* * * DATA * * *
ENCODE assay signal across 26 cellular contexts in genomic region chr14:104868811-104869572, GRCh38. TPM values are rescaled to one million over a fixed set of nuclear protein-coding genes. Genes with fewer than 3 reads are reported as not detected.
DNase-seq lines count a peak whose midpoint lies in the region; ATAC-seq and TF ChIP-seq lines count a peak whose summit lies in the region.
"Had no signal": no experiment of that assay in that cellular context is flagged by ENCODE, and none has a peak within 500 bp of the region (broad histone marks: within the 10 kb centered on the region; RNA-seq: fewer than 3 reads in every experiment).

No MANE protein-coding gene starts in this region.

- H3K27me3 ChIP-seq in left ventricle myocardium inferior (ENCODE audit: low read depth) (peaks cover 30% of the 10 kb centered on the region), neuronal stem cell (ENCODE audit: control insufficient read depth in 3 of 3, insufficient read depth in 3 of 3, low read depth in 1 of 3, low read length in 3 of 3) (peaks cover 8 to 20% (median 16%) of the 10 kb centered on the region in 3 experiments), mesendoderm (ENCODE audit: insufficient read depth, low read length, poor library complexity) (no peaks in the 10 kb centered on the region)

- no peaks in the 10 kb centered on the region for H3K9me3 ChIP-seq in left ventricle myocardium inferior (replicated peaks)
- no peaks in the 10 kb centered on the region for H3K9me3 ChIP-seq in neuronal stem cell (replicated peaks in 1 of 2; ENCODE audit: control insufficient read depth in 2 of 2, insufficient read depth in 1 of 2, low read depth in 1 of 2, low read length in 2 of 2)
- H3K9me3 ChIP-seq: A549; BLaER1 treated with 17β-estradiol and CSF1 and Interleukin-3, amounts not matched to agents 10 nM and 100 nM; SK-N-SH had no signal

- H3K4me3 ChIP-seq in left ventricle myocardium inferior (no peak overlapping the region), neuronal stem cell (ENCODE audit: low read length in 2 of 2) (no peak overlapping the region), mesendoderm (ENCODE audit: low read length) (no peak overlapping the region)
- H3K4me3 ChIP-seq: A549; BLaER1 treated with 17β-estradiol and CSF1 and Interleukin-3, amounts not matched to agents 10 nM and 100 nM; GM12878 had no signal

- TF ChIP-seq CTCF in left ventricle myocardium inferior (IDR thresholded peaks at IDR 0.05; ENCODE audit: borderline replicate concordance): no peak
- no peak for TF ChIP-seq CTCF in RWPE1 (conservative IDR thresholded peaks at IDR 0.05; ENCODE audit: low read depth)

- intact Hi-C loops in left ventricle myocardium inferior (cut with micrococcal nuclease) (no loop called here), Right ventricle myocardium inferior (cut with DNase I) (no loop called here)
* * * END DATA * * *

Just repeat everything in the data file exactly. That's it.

ENCODE assay signal across 26 cellular contexts in genomic region chr14:104868811-104869572, GRCh38. TPM values are rescaled to one million over a fixed set of nuclear protein-coding genes. Genes with fewer than 3 reads are reported as not detected.
DNase-seq lines count a peak whose midpoint lies in the region; ATAC-seq and TF ChIP-seq lines count a peak whose summit lies in the region.
"Had no signal": no experiment of that assay in that cellular context is flagged by ENCODE, and none has a peak within 500 bp of the region (broad histone marks: within the 10 kb centered on the region; RNA-seq: fewer than 3 reads in every experiment).

No MANE protein-coding gene starts in this region.

- H3K27me3 ChIP-seq in left ventricle myocardium inferior (ENCODE audit: low read depth) (peaks cover 30% of the 10 kb centered on the region), neuronal stem cell (ENCODE audit: control insufficient read depth in 3 of 3, insufficient read depth in 3 of 3, low read depth in 1 of 3, low read length in 3 of 3) (peaks cover 8 to 20% (median 16%) of the 10 kb centered on the region in 3 experiments), mesendoderm (ENCODE audit: insufficient read depth, low read length, poor library complexity) (no peaks in the 10 kb centered on the region)

- no peaks in the 10 kb centered on the region for H3K9me3 ChIP-seq in left ventricle myocardium inferior (replicated peaks)
- no peaks in the 10 kb centered on the region for H3K9me3 ChIP-seq in neuronal stem cell (replicated peaks in 1 of 2; ENCODE audit: control insufficient read depth in 2 of 2, insufficient read depth in 1 of 2, low read depth in 1 of 2, low read length in 2 of 2)
- H3K9me3 ChIP-seq: A549; BLaER1 treated with 17β-estradiol and CSF1 and Interleukin-3, amounts not matched to agents 10 nM and 100 nM; SK-N-SH had no signal

- H3K4me3 ChIP-seq in left ventricle myocardium inferior (no peak overlapping the region), neuronal stem cell (ENCODE audit: low read length in 2 of 2) (no peak overlapping the region), mesendoderm (ENCODE audit: low read length) (no peak overlapping the region)
- H3K4me3 ChIP-seq: A549; BLaER1 treated with 17β-estradiol and CSF1 and Interleukin-3, amounts not matched to agents 10 nM and 100 nM; GM12878 had no signal

- TF ChIP-seq CTCF in left ventricle myocardium inferior (IDR thresholded peaks at IDR 0.05; ENCODE audit: borderline replicate concordance): no peak
- no peak for TF ChIP-seq CTCF in RWPE1 (conservative IDR thresholded peaks at IDR 0.05; ENCODE audit: low read depth)

- intact Hi-C loops in left ventricle myocardium inferior (cut with micrococcal nuclease) (no loop called here), Right ventricle myocardium inferior (cut with DNase I) (no loop called here)